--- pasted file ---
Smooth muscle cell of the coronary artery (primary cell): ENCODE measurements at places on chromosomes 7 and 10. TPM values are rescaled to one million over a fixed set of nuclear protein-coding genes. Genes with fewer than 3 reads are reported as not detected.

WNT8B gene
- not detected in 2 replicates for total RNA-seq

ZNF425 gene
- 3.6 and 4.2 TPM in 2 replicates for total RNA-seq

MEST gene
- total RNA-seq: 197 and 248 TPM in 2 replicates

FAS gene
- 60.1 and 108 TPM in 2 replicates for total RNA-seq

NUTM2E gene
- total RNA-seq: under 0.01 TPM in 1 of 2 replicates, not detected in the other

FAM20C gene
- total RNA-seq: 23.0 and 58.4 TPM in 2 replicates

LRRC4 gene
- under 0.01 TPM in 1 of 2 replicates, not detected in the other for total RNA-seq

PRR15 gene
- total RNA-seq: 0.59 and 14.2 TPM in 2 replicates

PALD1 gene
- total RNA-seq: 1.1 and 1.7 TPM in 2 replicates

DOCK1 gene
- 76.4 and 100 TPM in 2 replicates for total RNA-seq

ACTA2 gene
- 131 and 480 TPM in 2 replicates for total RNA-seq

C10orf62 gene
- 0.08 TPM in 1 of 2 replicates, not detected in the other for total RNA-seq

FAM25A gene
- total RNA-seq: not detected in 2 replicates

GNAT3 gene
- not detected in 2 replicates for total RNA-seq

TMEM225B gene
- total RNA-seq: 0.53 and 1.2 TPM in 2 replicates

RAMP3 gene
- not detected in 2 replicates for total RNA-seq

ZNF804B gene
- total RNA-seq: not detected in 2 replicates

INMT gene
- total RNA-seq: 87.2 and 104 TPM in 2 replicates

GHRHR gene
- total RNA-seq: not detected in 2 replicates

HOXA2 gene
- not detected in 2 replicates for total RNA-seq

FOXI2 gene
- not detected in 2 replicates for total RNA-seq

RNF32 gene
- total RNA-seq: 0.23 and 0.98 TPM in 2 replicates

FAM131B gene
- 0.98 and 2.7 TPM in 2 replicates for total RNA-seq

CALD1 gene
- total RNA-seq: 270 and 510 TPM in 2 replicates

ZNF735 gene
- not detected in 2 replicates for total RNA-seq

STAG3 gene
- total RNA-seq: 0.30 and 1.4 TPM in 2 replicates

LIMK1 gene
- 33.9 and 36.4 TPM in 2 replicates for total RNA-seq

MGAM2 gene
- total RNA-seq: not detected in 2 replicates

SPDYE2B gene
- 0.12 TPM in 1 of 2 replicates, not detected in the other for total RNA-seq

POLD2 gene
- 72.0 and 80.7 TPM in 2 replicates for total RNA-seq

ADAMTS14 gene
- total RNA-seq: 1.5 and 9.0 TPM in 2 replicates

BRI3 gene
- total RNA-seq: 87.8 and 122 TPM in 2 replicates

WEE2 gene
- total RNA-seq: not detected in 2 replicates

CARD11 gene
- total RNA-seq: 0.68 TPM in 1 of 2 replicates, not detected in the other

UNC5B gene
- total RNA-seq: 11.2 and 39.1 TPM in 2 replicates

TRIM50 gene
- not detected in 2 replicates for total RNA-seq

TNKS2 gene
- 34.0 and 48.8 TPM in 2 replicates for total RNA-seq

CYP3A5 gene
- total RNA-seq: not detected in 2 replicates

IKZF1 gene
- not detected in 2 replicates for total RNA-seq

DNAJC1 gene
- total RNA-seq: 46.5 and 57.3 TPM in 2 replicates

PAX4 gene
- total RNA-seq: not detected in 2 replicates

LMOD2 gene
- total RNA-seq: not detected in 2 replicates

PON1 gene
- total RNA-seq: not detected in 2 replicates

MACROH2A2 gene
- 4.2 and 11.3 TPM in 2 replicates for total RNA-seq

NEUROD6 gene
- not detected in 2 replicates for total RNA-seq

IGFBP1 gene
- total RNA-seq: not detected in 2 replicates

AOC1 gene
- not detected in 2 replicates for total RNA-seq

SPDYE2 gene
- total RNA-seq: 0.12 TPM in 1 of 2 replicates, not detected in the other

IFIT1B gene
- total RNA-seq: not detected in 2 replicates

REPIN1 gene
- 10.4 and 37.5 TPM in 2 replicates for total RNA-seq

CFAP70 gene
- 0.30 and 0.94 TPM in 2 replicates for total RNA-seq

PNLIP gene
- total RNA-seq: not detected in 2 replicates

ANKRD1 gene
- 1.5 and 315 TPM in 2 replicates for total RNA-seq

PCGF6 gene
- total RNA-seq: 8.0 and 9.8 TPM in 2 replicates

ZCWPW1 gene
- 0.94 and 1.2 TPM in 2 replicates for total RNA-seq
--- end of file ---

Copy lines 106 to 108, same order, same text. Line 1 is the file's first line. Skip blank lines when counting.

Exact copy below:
ANKRD1 gene
- 1.5 and 315 TPM in 2 replicates for total RNA-seq

PCGF6 gene